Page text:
Posted: Apr 12, 2013 4:14 PM by Erika Flores
Updated: Apr 12, 2013 6:37 PM
SIERRA VISTA-The United States Army is cutting soldiers from its force, and Ft. Huachuca is doing with it can to minimize the impact to Southern Arizona.
The Budget Control Act of 2011 required the U.S. Army to reduce its force from 570 thousand soldiers to 490 thousand by 2017.
Most of the cuts will come from brigade combat teams.
Ft. Huachuca doesn't have any of those, but it does have enablers or support teams, and they may feel the impact as well.
Ft. Huachuca hosted a listening session Friday where the community could talk about the importance of the fort.
"Rural communities such as ours do not have another industry to fall back on," said Amanda Baillie, executive director of the Sierra Vista Chamber of Commerce.
Baillie said many of the city's businesses wouldn't be here if it weren't for Ft. Huachuca.
"Approximately 27 thousand jobs are created because of Ft. Huachuca's existence and that's indirectly and directly," said Baillie.
Ft. Huachuca has about 12,000 - 16,000 soldiers and civilians working at the fort.
"It's estimated that for every job on Ft. Huachuca there are two jobs in the community," said Baillie.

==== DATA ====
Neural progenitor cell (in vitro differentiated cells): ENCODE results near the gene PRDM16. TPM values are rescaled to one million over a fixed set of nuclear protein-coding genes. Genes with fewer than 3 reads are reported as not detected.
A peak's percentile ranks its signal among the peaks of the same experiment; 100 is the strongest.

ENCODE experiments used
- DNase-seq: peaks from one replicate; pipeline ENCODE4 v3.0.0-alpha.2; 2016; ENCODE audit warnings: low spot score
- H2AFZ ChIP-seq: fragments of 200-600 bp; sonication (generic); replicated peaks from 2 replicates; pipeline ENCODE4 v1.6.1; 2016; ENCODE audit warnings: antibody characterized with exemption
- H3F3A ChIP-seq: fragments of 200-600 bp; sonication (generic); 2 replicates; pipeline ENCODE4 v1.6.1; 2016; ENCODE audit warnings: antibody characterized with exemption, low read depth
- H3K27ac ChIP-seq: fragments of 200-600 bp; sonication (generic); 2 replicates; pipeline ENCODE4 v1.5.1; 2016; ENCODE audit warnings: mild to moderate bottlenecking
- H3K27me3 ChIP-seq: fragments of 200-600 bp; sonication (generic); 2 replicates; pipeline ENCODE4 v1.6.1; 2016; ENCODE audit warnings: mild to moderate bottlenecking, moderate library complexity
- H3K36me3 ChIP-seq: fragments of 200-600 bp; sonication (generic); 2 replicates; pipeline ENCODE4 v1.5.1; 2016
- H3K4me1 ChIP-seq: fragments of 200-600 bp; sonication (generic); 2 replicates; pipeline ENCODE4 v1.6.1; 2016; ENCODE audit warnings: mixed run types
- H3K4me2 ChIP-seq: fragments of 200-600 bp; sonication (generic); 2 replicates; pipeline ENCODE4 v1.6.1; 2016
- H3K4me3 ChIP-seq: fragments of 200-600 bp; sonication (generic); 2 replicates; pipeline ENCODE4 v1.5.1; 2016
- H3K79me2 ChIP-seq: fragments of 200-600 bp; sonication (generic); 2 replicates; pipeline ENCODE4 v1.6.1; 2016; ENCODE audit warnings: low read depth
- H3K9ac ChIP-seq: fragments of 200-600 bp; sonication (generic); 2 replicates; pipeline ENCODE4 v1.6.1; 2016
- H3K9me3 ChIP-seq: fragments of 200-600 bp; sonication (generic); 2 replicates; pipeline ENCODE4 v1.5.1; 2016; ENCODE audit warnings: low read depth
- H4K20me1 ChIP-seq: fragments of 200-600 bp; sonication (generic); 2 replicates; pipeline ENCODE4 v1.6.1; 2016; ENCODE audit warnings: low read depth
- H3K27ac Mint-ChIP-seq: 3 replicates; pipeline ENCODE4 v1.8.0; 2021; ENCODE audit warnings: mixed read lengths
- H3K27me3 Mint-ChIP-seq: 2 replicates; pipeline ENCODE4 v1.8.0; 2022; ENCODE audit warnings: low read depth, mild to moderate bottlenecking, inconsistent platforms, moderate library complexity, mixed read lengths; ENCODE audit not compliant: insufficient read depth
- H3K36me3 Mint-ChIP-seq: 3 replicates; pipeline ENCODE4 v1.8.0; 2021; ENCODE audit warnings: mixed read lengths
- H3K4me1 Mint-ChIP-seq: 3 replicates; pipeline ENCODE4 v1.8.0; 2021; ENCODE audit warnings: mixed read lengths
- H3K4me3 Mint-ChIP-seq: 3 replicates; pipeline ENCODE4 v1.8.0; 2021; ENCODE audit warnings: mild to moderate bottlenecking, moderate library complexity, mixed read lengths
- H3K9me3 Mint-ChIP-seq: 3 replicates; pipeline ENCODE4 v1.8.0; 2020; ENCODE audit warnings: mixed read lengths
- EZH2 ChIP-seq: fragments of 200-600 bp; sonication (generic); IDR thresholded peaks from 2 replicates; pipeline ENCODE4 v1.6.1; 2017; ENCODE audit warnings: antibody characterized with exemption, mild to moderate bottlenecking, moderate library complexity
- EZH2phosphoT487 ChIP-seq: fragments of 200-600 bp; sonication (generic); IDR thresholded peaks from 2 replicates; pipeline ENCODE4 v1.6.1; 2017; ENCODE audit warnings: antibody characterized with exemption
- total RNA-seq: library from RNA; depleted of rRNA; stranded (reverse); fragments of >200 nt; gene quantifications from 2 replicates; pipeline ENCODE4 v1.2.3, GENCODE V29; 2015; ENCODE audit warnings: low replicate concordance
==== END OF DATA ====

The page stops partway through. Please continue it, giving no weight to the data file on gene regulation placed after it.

The Budget Control Act of 2011 required the U.S. Army to cut 80,000 by 2017.
"We're tied at the hip. Ft. Huachuca is not successful if we don't have a strong successful community," said Colonel Dan McFarland.
No one in the room wants to see a downsize.
"We all recognize that the fate of Cochise County and the fate of the fort are one in the same," said Jessica Floyd with Congressman Barber's office.
The army will look at an analysis of the fort then decide whether it will cut soldiers from the fort and how many.
"It's very unlikely we would take a cut of more than 1,000 people," said Colonel McFarland.
The community just hopes the army will see how vital every soldier and civilian on this fort is to them.
"Ft. Huachuca is the life bread of this community," said Baillie.
These cuts were not scheduled in anticipation of sequestration, but Ft. Huachuca officials tell News 4 Tucson, depending on how much longer sequestration lasts, there could be deeper cuts.
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